peace -- Chris Freeman, editor of Elemental Magazine


I have to disagree with your comparison between Cash Money and the R. There is a big difference between promoting a materialistic lifestyle with your lyrics, videos and album covers (Cash Money) and using a metaphor once (Rakim). While the image on the back of the Paid in Full album may be materialistic, Ra's lyrics never glorified money. Rakim has always been about knowledge, self improvement and excellence. Rakim never walked around neighborhoods in NYC with bodyguards and thousands of dollars of jewelry. Really, the only time he ever rocked the gold was on stage. Even "Paid in Full" is a song about how he "used to be a stick up kid...but now I've learned to earn (legally) because I'm righteous", not a song glorifying the acquisition of money at all costs. In fact, Rakim criticizes artists like Cash Money on "Waiting for the World to End" on his new album The Master.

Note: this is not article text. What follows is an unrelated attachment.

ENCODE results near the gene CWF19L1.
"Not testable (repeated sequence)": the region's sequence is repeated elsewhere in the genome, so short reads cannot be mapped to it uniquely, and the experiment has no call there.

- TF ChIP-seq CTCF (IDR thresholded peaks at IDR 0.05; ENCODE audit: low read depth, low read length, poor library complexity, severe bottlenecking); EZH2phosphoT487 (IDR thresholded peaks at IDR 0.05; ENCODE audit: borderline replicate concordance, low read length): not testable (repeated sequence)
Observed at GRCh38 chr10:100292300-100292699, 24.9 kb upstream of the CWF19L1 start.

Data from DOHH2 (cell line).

He says A deadly plague spreads negativity/ viciously / until every city be in ghetto misery / Dont let it get to me / live right or be left to die / But it can mesmerize if it catch your eye / shines enormous/ from jewelry vehicles and garments/ but its torment / jealousy drug wars and warrants/ tallying/ slowly turning us into barbarians... Clearly, the master is not cool with the direction Hip Hop lyrics have taken. Other than that, your other comments about the R were on point.


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written by Davey D
All Rights Reserved